Souadabscook Stream – or simply The Soo, as it is known by some – flows down out of the hills and ponds west of Bangor and empties into the Penobscot River in Hampden, less than twenty miles from where the river widens into Penobscot Bay. In spring, snowmelt swells The Soo with enough water to make it navigable in a small boat, and enough current to turn it into a quick, bumpy ride that descends rapidly over a series of drops as the water rushes toward the Penobscot. I had wanted to try this sort of paddling for a long time, so when my friends invited me to join them on a run down the stream, I instructed my secretary to clear my schedule for the day.
The invitation had included a sunrise foray into Sullivan Falls, which is where Nate had met-up with Chris and Justin, but I figured my first whitewater run would be enough for one day, so I met them at the Irving Station in Hampden, where they were fueling-up on a convenience store breakfast. They said that Sullivan had been particularly big, and cold.
We caravanned up to the take-out, where we scouted Great Falls – the final and biggest drop on the run - from the road. It looked and sounded pretty big to me, what Chris said passes (in the Midcoast area) as a Class 4 drop… not that this information meant anything to me. We left two vehicles there and crammed into Nate’s truck to get to the put-in.
Fortunately, there’s a lot about padding a whitewater boat that crosses-over with sea kayaking. We wear a lot of the same gear, and the boat handling skills are similar. Chris leant me one of his fleet of Jackson boats, as well as a short, wide-bladed paddle with a 45-degree feather. The sprayskirt was so tight I couldn’t get it on by myself, so my first impressions were of much less control and confidence than I normally have in a kayak (not a bad thing to experience, since I’m usually guiding and teaching others with a similar feeling). But I got onto the water and played around a small wave, getting a feel for it, planting the blade close to the boat to avoid bobbing back and forth too much, experimenting with basic maneuvers. And we headed downstream.
When you watch people in whitewater boats bobbing down a series of drops, going with the flow, it can be difficult to tell how much of it is their maneuvering the boat, and how much they are just drifting along, getting pulled by the current. My guess is that some paddlers – the best ones – do plenty of maneuvering, while others could almost be passively riding in an inner tube. Most paddlers are probably somewhere in between, but they could all be going down the same river with the same end result – getting from the put-in to the take-out, hopefully in one piece.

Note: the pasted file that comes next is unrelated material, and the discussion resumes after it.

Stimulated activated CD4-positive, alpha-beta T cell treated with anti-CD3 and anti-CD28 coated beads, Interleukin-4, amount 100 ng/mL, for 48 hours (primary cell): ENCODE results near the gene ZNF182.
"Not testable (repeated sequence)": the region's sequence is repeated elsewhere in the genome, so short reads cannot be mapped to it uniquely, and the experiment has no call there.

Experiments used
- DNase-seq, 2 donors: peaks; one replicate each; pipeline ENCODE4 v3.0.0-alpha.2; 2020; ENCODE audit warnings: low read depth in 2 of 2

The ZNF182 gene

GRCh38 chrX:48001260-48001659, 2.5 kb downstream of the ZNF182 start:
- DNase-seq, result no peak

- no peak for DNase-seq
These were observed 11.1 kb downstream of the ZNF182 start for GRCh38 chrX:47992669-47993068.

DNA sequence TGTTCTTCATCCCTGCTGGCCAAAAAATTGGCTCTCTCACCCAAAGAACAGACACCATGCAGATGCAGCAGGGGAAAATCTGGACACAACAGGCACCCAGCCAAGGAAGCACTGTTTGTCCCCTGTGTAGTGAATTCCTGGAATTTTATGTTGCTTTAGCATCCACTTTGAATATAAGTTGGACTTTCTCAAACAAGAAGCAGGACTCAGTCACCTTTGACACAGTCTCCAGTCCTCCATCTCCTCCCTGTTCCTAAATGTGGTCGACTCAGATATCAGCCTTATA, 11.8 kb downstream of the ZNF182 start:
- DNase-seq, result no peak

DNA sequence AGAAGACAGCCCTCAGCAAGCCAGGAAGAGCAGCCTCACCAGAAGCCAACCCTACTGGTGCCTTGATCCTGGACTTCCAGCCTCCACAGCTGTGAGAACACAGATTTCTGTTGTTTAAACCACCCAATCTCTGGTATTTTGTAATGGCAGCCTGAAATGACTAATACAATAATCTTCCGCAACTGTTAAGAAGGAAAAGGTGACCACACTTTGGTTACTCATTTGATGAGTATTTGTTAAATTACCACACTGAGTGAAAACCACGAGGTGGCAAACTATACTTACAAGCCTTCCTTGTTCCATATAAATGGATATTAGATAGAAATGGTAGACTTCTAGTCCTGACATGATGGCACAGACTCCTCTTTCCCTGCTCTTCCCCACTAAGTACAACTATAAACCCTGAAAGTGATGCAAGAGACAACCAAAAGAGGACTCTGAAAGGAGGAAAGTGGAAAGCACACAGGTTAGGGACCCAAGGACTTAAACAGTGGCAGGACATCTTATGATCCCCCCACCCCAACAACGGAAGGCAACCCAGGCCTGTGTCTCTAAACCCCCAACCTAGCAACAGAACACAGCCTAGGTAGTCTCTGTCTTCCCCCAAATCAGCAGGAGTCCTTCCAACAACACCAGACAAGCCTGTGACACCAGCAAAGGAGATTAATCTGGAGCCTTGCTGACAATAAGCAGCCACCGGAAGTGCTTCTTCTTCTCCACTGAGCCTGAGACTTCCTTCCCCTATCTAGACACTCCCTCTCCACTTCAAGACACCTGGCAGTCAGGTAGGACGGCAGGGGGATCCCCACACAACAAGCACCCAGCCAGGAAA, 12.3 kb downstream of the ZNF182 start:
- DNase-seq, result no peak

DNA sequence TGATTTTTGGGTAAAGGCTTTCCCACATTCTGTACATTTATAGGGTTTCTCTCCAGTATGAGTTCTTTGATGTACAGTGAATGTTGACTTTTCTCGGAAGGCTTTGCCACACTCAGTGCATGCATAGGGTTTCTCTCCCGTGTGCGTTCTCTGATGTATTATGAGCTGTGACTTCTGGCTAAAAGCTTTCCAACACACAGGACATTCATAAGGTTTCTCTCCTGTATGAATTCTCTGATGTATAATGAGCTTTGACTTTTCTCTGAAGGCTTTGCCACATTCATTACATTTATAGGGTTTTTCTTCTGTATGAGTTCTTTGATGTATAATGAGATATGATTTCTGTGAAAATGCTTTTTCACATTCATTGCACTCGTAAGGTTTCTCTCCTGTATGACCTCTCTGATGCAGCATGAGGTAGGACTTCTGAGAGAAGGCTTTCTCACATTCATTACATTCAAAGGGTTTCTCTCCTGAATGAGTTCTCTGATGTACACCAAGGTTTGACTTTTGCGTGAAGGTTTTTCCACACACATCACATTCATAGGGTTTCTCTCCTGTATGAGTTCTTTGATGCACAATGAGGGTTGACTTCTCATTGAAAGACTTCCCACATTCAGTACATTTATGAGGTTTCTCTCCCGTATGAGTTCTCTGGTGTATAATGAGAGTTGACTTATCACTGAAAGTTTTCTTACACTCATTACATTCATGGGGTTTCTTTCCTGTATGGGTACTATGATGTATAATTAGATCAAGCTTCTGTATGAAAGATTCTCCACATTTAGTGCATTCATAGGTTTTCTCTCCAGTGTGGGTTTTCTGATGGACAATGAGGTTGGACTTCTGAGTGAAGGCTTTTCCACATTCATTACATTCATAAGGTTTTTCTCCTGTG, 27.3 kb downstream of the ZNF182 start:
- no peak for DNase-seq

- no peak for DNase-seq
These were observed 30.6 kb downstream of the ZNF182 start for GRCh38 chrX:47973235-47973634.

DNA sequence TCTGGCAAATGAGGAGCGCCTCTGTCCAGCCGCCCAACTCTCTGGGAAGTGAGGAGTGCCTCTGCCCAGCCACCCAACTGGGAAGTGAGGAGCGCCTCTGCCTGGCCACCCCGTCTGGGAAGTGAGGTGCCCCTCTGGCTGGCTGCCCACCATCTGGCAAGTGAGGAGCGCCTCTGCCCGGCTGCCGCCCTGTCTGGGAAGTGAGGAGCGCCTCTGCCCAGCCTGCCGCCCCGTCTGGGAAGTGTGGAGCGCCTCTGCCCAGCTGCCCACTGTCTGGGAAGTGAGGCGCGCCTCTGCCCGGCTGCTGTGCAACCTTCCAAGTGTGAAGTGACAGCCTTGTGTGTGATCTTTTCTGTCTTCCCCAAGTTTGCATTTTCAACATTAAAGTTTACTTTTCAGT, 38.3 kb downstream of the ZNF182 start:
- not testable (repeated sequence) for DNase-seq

We descended a series of drops – small waterfalls – and I got a feel for the boat, sometimes going back to surf on a wave and just to get comfortable, going back and forth in the current. The skill might come into play above the drop, getting yourself into position so that you’ll hit it at the right angle and get pulled into the desired flow. Beyond that, for me anyway, it was then more a matter of hanging-on, getting ready to brace, and continuing to propel myself forward to avoid getting pulled back into the holes that reside beneath some of these drops. It felt good to hit it right, to get buoyed along and feel the boat drop beneath you and the slap of cold fresh water on the face, and then to turn sharply into the eddy where the others were waiting and cheering me on, often looking at me curiously, wondering how it felt to me, if I was hooked. Yes, I was hooked.
We came, finally, to Great Falls, which we’d scouted from the road. Great Falls is more of a proper waterfall, not quite vertical, but steep, descending down a stair-like series of drops, only the middle stair is maybe 6 or 8 feet tall with a curving rooster tail of a wave at the bottom. The roar of the falling water gives you a sense of its power, and you know that if you screw-up here, you might get stuck down there in that hole. The other guys talked about what line to take, but I knew right away that mine was to stand to the side and take pictures while they did it. I’d felt good about everything so far, but I knew I didn’t have the moves to do this properly. One could certainly float right over it and get lucky- in the way a novice skier might get to the bottom of a steep run, but I’d like to have a little confidence in my abilities rather than in my luck.
The others made it look easy. They approached, found the right spot with the right angle and bounced right down it. I dragged my boat through the woods and joined them at the bottom. The take out lay just around the next bend.